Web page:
Brain tumor facts


May 1

 An estimated 700,000 Americans are living with a  tumor

  • 69.1% tumors are benign
  • 30.1% tumors are malignant

National Brain Tumor Society

May 2

An estimated 86,970 people will receive a primary brain tumor diagnosis in 2019

  • 60,800 will be benign
  • 26,170 will be malignant

National Brain Tumor Society

May 3

The average survival rate for all malignant brain tumor patients is only 35%

  • Male: 33.8%
  • Female: 36.4%
  • For the most common form of primary malignant brain tumors, glioblastoma multiforme, the five-year relative survival rate is only 5.6%

 National Brain Tumor Society 

May 4

An estimated 16,830 people will die from malignant brain tumors (brain cancer) in 2019

National Brain Tumor Society 

May 5

Brain and central nervous system (CNS) tumors are the most prevalent form of pediatric cancer in kids under 19  

National Brain Tumor Society 

May 6

Pediatric brain tumors are the leading cause of cancer-related death among children and adolescents ages 0-19, surpassing leukemia.

National Brain Tumor Society


May 7

 More than any other cancer, brain tumors can have lasting and life-altering physical, cognitive, and psychological impacts on a patient’s life.

  • This means malignant brain tumors can often be described as equal parts neurological disease and deadly cancer.

National Brain Tumor Society

May 8

Even benign brain tumors can be deadly if they interfere with portions of the brain responsible for vital bodily functions.

National Brain Tumor Society

May 9

There are more than 130 different types of brain tumors, many with their own multitude of subtypes.

National Brain Tumor Society 

May 10

Despite the amount of brain tumors, and their devastating prognosis, there have only been four (4) FDA approved drugs – and one device – to treat brain tumors in the past 30 years.

  • For many tumor types, surgery and radiation remain the standard of care.
  • There has never been a drug developed and approved specifically for malignant pediatric brain tumors.
  • The four approved drugs for brain tumors have provided only incremental improvements to patient survival, and mortality rates remain little changed over the past 30 years.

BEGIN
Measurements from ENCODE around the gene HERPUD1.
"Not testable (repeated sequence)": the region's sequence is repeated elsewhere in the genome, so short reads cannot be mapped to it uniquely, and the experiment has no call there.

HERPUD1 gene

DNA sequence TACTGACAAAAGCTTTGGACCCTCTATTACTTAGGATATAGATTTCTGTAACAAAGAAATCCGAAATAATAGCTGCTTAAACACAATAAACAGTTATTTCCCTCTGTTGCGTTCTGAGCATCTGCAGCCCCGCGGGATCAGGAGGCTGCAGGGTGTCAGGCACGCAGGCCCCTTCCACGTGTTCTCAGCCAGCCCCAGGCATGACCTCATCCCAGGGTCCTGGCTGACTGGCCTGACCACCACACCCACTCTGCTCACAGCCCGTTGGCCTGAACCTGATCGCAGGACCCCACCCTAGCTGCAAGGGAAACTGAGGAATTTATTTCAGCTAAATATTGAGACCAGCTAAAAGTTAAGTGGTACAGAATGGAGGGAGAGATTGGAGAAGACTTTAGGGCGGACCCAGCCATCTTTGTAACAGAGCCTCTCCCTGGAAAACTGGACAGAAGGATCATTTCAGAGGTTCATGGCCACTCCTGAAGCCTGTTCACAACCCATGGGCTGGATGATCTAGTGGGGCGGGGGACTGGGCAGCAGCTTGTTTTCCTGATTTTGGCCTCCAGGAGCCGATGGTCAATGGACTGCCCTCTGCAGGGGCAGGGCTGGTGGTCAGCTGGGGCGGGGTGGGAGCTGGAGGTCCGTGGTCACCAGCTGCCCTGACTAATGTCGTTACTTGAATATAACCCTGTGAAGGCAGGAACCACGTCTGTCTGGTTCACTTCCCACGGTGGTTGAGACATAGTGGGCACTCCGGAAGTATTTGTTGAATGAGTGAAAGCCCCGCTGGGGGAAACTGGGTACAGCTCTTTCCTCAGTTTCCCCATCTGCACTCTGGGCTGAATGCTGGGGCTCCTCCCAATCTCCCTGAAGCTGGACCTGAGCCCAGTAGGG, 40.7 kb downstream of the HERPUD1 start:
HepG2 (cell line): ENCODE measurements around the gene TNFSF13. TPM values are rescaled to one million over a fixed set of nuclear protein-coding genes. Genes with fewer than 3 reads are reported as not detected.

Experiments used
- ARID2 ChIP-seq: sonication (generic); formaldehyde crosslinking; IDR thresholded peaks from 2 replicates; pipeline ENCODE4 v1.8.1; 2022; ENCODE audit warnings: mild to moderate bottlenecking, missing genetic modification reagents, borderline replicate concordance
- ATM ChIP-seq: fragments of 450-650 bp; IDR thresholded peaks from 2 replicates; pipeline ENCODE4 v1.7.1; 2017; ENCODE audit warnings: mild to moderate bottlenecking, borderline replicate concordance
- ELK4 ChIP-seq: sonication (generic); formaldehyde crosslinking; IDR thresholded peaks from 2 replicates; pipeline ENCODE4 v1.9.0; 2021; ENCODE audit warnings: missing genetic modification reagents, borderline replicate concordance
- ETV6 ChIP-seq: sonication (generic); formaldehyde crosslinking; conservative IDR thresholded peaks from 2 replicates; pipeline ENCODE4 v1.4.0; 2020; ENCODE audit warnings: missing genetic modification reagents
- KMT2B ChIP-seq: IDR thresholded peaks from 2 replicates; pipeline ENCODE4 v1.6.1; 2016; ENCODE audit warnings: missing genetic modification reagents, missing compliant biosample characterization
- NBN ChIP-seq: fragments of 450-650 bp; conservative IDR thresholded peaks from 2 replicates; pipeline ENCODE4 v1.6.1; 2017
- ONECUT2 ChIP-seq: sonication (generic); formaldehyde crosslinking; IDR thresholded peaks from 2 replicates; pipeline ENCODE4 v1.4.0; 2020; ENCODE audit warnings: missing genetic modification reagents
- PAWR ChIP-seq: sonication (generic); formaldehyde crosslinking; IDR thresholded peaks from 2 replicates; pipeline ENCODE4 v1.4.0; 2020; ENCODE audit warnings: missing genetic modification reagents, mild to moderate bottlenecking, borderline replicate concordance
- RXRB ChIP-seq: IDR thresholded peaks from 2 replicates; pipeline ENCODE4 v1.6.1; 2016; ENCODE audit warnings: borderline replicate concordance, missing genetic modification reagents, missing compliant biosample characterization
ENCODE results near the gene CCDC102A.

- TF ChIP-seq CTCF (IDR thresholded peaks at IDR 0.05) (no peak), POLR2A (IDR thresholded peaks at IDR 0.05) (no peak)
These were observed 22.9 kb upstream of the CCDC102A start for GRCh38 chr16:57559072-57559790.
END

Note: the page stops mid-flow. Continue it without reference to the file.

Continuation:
National Brain Tumor Society 

May 11

Between 1998 and 2014, there were 78 investigational brain tumor drugs that entered the clinical trial evaluation process. 75 failed. That is a 25:1 failure ratio in developing new brain tumor treatments over the past two decades.

National Brain Tumor Society 

May 12

Brain tumors have the highest per-patient initial cost of care for any cancer group, with an annualized mean net costs of care in 2010 US dollars at well over $100,000.

National Brain Tumor Society 


May 13

Doctors group brain tumors by grade. The grade of a tumor refers to the way the cells look under a microscope:

  • Grade I: The tissue is benign. The cells look nearly like normal brain cells, and they grow slowly.
  • Grade II: The tissue is malignant. The cells look less like normal cells than do the cells in a Grade I tumor.
  • Grade III: The malignant tissue has cells that look very different from normal cells. The abnormal cells are actively growing (anaplastic).
  • Grade IV: The malignant tissue has cells that look most abnormal and tend to grow quickly.

Cells from low-grade tumors (grades I and II) look more normal and generally grow more slowly than cells from high-grade tumors (grades III and IV).

Over time, a low-grade tumor may become a high-grade tumor. However, the change to a high-grade tumor happens more often among adults than children.

Accelerate Brain Cancer Cure (ABC2)

May 14

The median age at diagnosis for all primary brain tumors is 60 years

American Brain Tumor Association (ABTA)

May 15

The cause of brain cancer is usually unknown.  Most people diagnosed with a primary brain tumor do not have any known risk factors. However, certain risk factors and genetic conditions have been shown to increase a person’s chances of developing one, including:

  • The risk of a brain tumor increases as you age.
  • People who have been exposed to ionizing radiation—such as radiation therapy used to treat cancer and radiation exposure caused by atomic bombs– have an increased risk of brain tumor.[i]
  • Rare genetic disorders like Von Hippel-Lindau disease, Li-Fraumeni syndrome, and Neurofibromatosis (NF1 and NF2) may raise the risk of developing certain types of brain tumors. Otherwise, there is little evidence that brain cancer runs in families.[ii]

National Foundation for Cancer Research

May 16

The 5-year survival rate tells you what percent of people live at least 5 years after the tumor is found. Percent means how many out of 100. The 5-year survival rate for people with a cancerous brain or CNS tumor is approximately 34% for men and 36% for women. However, survival rates vary widely and depend on several factors, including the type of brain or spinal cord tumor.  


May 17

Overall, the chance that a person will develop a malignant tumor of the brain or spinal cord in his or her lifetime is less than 1%.

National Foundation For Cancer Research